BY JOHN BOHNENKAMP
FORT MADISON – The difference in Fort Madison High School’s boys basketball team is one year.
That showed in Friday’s 61-50 home win over Fairfield.
The Bloodhounds led by 16 at halftime, then the Trojans rallied to get within five points three times in the second half.
But a rotation of eight seniors has learned how to finish games.
“Last year we don’t close that out,” Fort Madison coach Ryan Wilson said. “But, maturity, right? You go from eight juniors to eight seniors. They live, they learn, they work in the offseason and they make adjustments.”
That kind of maturity has helped Fort Madison get off to a 3-0 start, and the key, Wilson said, is you don’t know who is going to lead the way.
In this game it was Reiburn Turnbull, who hit his first two 3-pointers of the game and finished with a game-high 21 points.
“The kid’s capable of doing that,” Wilson said. “He’s capable of having those kind of nights. He can shoot. When he is catching and shooting in the right way all of the time, he’s going to make them.”
Turnbull’s last 3-pointer came with 2:32 to play, putting Fort Madison up 50-40. Miles Dear added an up-and-under layup seconds later, and the Hounds led 52-43. Fort Madison then closed the game by making nine of their last 12 free throws.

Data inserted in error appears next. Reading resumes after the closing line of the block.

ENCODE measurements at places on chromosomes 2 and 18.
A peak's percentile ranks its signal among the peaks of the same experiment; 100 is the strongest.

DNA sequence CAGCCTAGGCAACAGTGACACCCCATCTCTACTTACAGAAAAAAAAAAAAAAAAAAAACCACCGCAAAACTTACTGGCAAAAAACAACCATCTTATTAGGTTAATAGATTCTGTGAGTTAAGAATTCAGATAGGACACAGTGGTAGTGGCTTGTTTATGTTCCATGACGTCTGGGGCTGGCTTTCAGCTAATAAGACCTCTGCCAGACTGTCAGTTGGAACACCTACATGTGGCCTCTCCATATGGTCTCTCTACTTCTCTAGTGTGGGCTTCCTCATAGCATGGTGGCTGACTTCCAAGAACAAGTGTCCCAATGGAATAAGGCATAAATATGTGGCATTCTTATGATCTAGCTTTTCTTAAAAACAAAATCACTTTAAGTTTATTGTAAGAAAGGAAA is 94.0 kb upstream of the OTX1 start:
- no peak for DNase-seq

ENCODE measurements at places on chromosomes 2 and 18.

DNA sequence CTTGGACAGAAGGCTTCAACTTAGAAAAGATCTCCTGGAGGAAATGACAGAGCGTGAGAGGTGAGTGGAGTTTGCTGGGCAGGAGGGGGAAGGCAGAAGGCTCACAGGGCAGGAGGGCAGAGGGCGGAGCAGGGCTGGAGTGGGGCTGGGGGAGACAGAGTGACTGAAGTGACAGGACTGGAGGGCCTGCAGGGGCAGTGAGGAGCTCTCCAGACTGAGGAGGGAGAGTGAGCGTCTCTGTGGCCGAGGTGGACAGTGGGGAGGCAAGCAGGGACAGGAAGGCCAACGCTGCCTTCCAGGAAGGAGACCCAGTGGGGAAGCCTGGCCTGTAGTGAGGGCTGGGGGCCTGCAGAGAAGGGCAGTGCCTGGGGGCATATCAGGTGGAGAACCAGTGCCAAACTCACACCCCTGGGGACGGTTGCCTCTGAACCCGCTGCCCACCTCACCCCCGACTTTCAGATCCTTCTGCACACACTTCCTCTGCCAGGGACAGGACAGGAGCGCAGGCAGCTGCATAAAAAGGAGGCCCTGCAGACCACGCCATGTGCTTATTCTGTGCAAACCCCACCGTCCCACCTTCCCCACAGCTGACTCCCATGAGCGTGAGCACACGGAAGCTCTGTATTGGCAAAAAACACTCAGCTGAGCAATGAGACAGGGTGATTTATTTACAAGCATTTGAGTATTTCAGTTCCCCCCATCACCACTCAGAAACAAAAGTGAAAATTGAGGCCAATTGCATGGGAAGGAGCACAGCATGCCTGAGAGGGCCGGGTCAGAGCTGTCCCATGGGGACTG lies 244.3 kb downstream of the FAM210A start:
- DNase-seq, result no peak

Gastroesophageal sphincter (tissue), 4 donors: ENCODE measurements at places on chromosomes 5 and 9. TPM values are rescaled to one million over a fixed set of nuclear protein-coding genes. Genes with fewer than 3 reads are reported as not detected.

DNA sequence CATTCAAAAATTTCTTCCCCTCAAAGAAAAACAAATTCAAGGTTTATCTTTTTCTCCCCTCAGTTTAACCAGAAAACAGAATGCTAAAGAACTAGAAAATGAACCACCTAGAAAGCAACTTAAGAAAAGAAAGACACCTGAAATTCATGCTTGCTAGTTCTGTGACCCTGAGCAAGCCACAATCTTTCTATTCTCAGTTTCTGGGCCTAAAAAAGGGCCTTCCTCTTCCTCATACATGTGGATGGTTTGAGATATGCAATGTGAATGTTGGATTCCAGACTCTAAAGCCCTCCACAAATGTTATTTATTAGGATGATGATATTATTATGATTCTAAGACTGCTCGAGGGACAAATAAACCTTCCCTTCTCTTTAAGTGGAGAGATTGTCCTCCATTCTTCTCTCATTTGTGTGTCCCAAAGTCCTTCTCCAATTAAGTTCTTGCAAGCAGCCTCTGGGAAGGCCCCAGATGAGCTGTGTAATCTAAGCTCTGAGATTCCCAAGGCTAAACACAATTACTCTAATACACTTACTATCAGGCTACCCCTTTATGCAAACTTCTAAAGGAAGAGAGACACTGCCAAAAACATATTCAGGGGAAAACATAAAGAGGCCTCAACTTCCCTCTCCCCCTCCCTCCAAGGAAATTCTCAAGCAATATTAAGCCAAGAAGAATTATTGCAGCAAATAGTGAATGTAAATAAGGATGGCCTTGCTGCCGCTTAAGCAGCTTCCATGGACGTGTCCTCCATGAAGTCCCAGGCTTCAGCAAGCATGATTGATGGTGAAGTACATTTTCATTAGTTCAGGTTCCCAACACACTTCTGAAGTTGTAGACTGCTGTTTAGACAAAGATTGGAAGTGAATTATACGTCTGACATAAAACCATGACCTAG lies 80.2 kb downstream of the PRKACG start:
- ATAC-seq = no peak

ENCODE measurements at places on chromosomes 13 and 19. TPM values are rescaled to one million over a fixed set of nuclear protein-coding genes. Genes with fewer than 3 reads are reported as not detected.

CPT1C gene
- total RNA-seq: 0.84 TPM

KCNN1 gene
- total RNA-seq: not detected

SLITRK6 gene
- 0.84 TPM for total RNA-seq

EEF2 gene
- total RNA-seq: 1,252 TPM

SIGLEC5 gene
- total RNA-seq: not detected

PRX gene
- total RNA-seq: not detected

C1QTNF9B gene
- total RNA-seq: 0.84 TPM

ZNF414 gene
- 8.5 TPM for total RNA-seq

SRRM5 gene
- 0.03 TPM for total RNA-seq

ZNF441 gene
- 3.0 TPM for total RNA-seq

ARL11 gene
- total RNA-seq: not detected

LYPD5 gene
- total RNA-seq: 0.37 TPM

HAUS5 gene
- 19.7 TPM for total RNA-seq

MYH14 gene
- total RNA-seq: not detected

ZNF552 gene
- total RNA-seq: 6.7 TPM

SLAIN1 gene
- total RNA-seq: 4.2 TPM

Dear added 16 for the Bloodhounds.
“That’s the thing about this group — eight deep and they’re all seniors,” Wilson said. “The great thing is you don’t know who is going to step up on a given night. Any of them can do something. That’s what makes this group fun. Anyone can show up on a given night.”
Fort Madison dominated the first half. The Bloodhounds held the Trojans to just one first-quarter field goal and had a 28-12 halftime lead.
But Fort Madison scored just four third-quarter points as Fairfield rallied.
“Our offense was bad the first three minutes,” Wilson said. “We were up 16 at half, and if we could have gotten up by 20 we could have pushed them away. But they got back into it.”
Now, though, Fort Madison knows how to close.
“It’s just the difference in maturity,” Wilson said.